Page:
There are several symptoms of sleep apnea including fatigue, night sweat, and headaches in the morning, dry mouth when you wake up, snoring and restlessness during sleep among others. 

Sleep apnea can be treated by avoiding alcohol, using nasal sprays, sleeping on your side, oral devices and surgery if necessary. 

 

REM Sleep Behaviour Disorder

Sleep has two distinct cycles, non-rapid eye movement (NREM) and rapid eye movement (REM). During REM sleep, there is irregular breath, blood pressure rises and the muscles are relaxed. A person with REM sleep behaviour disorder experiences sudden and intense movement during sleep. People with this sleep disorder tend to act out their dreams and they might talk, yell, punch, kick or jump out of bed. 

The exact cause of REM sleep behaviour disorder is unknown, but it has been highly associated with alcohol or sedative-hypnotic withdrawal. Medication is often advised as a treatment for this sleep disorder.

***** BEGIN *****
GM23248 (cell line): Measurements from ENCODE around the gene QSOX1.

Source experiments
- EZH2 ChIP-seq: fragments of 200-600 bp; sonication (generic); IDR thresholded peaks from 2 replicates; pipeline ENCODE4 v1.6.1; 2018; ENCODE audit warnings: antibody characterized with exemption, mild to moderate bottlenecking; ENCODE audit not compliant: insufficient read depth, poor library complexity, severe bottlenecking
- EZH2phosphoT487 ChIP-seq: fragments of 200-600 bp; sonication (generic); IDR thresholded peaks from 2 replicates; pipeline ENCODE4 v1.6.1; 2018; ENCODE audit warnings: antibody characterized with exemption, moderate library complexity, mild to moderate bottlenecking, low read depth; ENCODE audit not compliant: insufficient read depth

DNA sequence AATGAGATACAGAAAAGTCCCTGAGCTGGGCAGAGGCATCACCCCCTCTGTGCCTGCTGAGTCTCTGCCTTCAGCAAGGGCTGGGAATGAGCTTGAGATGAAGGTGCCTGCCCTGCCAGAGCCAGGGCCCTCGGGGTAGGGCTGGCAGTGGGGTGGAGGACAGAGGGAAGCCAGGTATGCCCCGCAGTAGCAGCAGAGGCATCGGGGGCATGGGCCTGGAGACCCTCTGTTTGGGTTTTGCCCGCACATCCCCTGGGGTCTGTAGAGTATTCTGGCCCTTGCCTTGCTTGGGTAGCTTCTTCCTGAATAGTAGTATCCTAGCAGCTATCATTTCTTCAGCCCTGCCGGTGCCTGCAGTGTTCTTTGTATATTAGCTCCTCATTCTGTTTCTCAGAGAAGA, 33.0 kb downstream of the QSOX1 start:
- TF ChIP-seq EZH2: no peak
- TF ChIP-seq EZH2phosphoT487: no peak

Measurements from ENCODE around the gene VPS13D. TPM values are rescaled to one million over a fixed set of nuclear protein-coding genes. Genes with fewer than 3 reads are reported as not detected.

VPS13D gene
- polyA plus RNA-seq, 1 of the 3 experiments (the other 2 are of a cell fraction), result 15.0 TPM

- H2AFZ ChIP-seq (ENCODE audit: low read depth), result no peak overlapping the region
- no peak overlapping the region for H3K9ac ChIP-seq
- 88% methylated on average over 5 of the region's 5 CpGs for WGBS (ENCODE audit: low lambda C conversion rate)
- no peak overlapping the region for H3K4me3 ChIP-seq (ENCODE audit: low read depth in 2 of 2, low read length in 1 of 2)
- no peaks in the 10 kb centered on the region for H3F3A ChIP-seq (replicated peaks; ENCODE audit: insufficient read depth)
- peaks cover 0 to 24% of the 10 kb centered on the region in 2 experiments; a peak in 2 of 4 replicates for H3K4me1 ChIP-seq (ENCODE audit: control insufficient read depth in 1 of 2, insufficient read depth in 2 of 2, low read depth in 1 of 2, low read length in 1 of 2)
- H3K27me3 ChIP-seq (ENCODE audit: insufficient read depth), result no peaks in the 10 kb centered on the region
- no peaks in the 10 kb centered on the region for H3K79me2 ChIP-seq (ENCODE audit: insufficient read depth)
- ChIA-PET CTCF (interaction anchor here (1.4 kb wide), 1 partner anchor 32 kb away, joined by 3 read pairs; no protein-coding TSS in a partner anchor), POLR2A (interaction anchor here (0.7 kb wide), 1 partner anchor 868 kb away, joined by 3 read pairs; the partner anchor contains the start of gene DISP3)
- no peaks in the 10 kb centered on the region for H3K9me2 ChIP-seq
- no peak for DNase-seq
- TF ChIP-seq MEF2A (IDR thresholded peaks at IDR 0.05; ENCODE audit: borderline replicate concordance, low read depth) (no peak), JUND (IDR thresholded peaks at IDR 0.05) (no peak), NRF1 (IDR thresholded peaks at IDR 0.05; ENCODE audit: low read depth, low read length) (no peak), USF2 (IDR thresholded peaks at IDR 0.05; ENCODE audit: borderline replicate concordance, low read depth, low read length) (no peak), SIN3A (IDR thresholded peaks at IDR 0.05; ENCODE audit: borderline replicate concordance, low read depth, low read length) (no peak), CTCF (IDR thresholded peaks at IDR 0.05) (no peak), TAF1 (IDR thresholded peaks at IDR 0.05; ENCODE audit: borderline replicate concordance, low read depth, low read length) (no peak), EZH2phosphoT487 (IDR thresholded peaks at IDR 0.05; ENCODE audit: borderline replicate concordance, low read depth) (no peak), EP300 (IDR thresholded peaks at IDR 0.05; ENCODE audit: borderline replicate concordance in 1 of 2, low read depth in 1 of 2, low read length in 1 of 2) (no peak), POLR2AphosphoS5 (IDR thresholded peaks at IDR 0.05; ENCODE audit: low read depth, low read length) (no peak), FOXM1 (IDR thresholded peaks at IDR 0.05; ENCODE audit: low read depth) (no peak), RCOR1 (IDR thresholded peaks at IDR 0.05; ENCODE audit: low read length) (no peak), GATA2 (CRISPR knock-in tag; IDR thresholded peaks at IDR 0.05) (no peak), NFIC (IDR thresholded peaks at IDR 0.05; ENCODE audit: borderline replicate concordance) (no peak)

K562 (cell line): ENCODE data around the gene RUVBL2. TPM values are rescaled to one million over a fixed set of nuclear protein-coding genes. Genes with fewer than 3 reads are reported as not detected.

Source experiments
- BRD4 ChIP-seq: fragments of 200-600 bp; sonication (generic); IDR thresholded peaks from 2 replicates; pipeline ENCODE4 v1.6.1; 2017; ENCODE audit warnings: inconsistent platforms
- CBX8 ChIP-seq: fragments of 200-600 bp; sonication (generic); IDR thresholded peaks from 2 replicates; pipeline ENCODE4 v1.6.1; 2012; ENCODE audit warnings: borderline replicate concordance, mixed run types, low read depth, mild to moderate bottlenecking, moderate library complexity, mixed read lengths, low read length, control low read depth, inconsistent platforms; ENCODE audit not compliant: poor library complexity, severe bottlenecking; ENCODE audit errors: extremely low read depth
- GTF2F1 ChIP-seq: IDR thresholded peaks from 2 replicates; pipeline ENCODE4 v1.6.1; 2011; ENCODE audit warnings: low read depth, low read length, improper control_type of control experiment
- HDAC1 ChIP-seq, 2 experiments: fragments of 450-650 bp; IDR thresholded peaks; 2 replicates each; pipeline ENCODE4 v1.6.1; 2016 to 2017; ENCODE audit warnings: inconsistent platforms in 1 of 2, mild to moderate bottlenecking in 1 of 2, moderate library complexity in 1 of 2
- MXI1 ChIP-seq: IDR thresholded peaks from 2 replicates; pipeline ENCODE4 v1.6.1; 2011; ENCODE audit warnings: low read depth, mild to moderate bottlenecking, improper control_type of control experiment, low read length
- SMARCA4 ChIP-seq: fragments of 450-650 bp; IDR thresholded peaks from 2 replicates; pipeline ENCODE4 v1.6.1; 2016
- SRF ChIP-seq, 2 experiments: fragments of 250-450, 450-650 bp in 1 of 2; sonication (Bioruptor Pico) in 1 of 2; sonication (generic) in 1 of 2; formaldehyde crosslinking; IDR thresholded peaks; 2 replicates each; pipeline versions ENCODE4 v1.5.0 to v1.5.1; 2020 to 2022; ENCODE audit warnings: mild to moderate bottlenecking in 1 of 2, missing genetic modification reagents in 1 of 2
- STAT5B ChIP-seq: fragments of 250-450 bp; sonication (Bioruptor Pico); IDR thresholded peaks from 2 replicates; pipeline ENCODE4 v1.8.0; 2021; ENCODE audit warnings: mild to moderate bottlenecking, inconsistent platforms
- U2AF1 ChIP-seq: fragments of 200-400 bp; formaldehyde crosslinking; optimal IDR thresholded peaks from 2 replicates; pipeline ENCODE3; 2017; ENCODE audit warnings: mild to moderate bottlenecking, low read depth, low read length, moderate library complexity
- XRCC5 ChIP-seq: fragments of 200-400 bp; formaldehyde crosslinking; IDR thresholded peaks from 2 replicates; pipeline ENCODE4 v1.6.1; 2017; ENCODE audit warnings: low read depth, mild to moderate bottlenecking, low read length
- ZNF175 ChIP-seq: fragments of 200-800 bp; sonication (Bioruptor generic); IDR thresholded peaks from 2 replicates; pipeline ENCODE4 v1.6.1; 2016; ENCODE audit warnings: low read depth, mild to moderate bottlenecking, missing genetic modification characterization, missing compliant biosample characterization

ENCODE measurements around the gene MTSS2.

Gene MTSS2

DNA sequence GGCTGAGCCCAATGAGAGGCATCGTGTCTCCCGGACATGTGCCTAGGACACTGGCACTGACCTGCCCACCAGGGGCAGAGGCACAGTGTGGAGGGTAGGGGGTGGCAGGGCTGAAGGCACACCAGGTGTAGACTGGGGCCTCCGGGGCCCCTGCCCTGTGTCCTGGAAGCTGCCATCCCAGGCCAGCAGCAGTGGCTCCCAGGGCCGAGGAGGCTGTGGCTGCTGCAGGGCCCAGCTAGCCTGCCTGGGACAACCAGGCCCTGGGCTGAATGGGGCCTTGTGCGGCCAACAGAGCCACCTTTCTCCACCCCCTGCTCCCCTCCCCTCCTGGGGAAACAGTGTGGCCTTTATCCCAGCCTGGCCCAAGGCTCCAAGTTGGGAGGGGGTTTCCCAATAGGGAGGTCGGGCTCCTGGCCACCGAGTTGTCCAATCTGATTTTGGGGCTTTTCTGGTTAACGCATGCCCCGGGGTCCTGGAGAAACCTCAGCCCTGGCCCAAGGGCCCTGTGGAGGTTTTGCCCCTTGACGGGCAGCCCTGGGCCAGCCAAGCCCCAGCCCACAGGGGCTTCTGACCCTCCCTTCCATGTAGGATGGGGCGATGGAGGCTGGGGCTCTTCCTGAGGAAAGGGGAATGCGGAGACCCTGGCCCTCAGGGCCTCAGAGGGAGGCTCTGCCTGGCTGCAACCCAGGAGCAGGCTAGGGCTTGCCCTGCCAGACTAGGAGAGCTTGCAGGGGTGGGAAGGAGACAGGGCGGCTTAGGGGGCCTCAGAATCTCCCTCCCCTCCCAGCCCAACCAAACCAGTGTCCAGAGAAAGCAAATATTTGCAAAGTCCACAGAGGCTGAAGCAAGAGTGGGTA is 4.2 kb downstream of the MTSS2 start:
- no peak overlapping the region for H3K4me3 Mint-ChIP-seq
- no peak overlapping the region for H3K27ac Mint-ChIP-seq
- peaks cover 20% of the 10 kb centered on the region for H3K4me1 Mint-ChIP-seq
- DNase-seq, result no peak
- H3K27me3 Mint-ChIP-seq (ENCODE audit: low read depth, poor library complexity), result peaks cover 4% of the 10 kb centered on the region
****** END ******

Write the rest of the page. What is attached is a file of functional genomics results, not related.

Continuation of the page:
Narcolepsy 

Narcolepsy is a neurological disorder that inhibits the ability of the brain to control sleep and wakefulness. People with narcolepsy experience excessive daytime sleepiness whereby they fall asleep unexpectedly during the day. The unexpected sleep attacks can happen during any activity at any time of the day. 

People suffering from narcolepsy typically have their REM sleep happen almost immediately in the sleep cycle and happens in different periods during the waking hours. 

The exact cause of narcolepsy is not known, but there are scientists who associate it with the genes that control the production of chemicals in the brain. The chemicals may signal sleep and wakefulness cycles.